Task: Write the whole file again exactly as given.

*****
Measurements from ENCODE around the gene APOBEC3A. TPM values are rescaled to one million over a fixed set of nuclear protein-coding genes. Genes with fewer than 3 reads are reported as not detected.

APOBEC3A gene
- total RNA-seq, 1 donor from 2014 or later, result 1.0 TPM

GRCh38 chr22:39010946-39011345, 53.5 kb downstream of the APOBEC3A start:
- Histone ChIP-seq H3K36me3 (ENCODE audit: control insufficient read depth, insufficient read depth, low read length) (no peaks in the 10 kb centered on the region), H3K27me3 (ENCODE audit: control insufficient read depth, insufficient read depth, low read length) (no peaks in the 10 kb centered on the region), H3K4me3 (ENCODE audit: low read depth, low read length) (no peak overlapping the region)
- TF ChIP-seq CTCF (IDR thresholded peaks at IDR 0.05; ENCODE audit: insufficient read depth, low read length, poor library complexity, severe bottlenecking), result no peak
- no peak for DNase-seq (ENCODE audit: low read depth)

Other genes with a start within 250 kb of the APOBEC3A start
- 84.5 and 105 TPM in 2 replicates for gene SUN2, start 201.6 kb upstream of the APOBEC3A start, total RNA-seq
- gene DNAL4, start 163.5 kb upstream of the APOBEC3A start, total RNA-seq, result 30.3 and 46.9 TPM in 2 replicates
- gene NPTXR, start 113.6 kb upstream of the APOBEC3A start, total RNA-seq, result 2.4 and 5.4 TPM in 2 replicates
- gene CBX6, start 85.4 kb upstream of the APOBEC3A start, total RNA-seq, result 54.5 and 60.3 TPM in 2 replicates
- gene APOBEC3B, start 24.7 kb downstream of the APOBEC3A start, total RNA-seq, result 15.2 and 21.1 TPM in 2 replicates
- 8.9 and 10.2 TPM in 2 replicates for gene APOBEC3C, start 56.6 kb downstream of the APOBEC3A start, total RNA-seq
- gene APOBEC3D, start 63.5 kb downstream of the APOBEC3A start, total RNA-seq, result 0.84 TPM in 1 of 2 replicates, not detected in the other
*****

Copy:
Measurements from ENCODE around the gene APOBEC3A. TPM values are rescaled to one million over a fixed set of nuclear protein-coding genes. Genes with fewer than 3 reads are reported as not detected.

APOBEC3A gene
- total RNA-seq, 1 donor from 2014 or later, result 1.0 TPM

GRCh38 chr22:39010946-39011345, 53.5 kb downstream of the APOBEC3A start:
- Histone ChIP-seq H3K36me3 (ENCODE audit: control insufficient read depth, insufficient read depth, low read length) (no peaks in the 10 kb centered on the region), H3K27me3 (ENCODE audit: control insufficient read depth, insufficient read depth, low read length) (no peaks in the 10 kb centered on the region), H3K4me3 (ENCODE audit: low read depth, low read length) (no peak overlapping the region)
- TF ChIP-seq CTCF (IDR thresholded peaks at IDR 0.05; ENCODE audit: insufficient read depth, low read length, poor library complexity, severe bottlenecking), result no peak
- no peak for DNase-seq (ENCODE audit: low read depth)

Other genes with a start within 250 kb of the APOBEC3A start
- 84.5 and 105 TPM in 2 replicates for gene SUN2, start 201.6 kb upstream of the APOBEC3A start, total RNA-seq
- gene DNAL4, start 163.5 kb upstream of the APOBEC3A start, total RNA-seq, result 30.3 and 46.9 TPM in 2 replicates
- gene NPTXR, start 113.6 kb upstream of the APOBEC3A start, total RNA-seq, result 2.4 and 5.4 TPM in 2 replicates
- gene CBX6, start 85.4 kb upstream of the APOBEC3A start, total RNA-seq, result 54.5 and 60.3 TPM in 2 replicates
- gene APOBEC3B, start 24.7 kb downstream of the APOBEC3A start, total RNA-seq, result 15.2 and 21.1 TPM in 2 replicates
- 8.9 and 10.2 TPM in 2 replicates for gene APOBEC3C, start 56.6 kb downstream of the APOBEC3A start, total RNA-seq
- gene APOBEC3D, start 63.5 kb downstream of the APOBEC3A start, total RNA-seq, result 0.84 TPM in 1 of 2 replicates, not detected in the other